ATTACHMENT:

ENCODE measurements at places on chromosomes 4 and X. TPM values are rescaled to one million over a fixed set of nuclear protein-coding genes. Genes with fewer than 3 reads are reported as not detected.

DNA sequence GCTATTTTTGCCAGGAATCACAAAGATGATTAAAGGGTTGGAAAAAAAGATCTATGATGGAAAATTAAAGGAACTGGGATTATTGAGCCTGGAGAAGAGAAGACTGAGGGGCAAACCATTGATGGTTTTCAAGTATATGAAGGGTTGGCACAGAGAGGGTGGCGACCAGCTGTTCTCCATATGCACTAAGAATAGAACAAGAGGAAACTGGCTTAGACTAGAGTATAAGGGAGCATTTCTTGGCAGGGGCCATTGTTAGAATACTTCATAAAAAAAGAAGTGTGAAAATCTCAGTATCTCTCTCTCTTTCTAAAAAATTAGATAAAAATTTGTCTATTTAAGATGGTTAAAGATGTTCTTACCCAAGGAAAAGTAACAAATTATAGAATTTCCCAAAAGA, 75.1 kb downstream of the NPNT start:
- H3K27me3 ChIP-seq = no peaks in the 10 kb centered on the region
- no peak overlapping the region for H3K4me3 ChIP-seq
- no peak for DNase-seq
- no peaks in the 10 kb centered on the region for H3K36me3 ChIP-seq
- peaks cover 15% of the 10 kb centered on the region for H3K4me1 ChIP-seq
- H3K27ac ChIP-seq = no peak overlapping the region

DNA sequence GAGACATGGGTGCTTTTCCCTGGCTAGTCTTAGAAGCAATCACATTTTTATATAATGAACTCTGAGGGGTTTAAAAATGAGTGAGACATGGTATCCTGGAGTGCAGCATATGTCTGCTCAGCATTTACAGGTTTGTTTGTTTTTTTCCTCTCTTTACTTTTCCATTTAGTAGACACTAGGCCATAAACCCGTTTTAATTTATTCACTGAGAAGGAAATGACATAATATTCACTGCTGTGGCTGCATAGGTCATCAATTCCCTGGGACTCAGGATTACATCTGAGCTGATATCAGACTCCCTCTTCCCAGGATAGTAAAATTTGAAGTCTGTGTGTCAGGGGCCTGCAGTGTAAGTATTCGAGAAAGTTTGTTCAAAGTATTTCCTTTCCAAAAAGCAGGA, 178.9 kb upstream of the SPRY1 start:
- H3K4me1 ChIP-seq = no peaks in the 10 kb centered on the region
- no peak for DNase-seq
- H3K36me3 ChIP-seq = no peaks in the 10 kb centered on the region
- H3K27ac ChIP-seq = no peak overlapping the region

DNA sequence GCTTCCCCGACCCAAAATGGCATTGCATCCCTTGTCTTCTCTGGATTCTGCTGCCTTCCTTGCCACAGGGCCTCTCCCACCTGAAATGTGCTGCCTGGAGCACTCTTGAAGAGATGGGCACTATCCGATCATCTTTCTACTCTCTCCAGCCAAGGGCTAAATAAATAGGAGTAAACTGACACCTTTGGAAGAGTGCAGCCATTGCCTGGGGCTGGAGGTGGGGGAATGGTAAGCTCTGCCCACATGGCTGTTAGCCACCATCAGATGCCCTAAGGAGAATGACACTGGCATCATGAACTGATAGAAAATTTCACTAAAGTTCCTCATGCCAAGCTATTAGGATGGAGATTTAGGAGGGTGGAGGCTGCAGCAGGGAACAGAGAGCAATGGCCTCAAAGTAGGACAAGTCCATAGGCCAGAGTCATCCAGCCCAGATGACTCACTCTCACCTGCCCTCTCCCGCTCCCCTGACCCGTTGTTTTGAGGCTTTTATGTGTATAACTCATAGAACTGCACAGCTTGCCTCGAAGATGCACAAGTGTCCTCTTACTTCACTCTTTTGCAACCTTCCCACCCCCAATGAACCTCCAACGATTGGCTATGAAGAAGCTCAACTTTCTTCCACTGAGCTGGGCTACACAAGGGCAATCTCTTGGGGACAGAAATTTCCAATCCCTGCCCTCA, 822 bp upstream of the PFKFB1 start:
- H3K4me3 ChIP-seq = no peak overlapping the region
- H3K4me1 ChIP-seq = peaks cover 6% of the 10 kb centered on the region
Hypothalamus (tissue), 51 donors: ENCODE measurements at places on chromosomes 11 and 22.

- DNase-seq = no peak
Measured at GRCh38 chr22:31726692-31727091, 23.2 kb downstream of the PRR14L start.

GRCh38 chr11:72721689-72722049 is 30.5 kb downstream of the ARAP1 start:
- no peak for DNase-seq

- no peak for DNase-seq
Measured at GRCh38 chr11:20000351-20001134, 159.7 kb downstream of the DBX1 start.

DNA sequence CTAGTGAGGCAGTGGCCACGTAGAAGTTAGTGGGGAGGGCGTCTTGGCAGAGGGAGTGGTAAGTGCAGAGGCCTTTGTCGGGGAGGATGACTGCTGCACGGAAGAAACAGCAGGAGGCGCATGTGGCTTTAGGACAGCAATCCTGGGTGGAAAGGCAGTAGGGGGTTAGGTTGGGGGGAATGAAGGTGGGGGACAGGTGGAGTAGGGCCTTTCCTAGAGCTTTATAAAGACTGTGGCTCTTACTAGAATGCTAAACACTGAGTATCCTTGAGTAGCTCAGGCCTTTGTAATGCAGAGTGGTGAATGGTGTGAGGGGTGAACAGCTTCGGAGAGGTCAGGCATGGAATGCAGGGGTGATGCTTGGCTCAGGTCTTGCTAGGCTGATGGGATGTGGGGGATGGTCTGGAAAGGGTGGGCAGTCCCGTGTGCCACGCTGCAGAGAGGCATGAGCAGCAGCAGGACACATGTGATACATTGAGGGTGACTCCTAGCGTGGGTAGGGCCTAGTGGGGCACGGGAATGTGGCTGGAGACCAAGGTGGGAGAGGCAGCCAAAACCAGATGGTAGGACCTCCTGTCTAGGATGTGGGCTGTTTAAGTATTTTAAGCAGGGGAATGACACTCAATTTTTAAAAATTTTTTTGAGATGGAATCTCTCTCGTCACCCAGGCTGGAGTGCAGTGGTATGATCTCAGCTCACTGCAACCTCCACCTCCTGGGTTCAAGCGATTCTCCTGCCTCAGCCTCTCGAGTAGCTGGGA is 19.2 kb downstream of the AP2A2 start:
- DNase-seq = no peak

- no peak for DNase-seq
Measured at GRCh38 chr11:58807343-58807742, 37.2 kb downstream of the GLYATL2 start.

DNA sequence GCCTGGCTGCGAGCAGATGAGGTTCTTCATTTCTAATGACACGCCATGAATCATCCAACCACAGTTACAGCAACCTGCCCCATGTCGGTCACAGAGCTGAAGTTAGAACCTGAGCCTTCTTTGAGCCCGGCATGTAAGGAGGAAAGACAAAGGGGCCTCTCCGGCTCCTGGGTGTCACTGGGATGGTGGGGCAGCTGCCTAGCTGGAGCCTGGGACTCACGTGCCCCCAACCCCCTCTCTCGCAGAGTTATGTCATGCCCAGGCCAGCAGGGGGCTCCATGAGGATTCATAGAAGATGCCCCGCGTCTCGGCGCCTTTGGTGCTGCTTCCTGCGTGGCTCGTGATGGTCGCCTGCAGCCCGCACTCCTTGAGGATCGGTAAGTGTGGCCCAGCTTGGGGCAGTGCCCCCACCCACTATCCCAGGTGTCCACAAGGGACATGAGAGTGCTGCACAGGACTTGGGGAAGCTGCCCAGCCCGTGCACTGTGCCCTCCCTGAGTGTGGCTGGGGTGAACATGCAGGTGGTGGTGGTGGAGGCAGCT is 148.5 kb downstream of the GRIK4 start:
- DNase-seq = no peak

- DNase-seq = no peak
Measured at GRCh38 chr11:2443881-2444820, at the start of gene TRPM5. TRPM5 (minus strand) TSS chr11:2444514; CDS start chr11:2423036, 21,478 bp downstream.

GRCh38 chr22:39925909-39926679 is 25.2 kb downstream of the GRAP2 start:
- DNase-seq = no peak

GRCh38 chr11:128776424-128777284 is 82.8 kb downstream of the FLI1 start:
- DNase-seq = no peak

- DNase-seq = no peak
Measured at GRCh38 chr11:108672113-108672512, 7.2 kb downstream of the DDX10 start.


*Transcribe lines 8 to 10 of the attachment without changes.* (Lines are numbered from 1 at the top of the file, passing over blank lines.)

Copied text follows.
- H3K27ac ChIP-seq = no peak overlapping the region

DNA sequence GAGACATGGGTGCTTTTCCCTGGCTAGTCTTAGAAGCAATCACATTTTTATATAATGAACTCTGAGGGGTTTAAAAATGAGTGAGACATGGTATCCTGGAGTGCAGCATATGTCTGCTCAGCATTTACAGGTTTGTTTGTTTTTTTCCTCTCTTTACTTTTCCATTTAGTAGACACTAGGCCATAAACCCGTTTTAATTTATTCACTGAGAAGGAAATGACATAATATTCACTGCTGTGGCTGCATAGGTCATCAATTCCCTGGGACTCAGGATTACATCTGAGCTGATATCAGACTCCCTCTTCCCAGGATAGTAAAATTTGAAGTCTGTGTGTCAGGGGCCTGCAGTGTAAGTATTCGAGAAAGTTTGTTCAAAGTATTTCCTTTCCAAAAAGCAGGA, 178.9 kb upstream of the SPRY1 start:
- H3K4me1 ChIP-seq = no peaks in the 10 kb centered on the region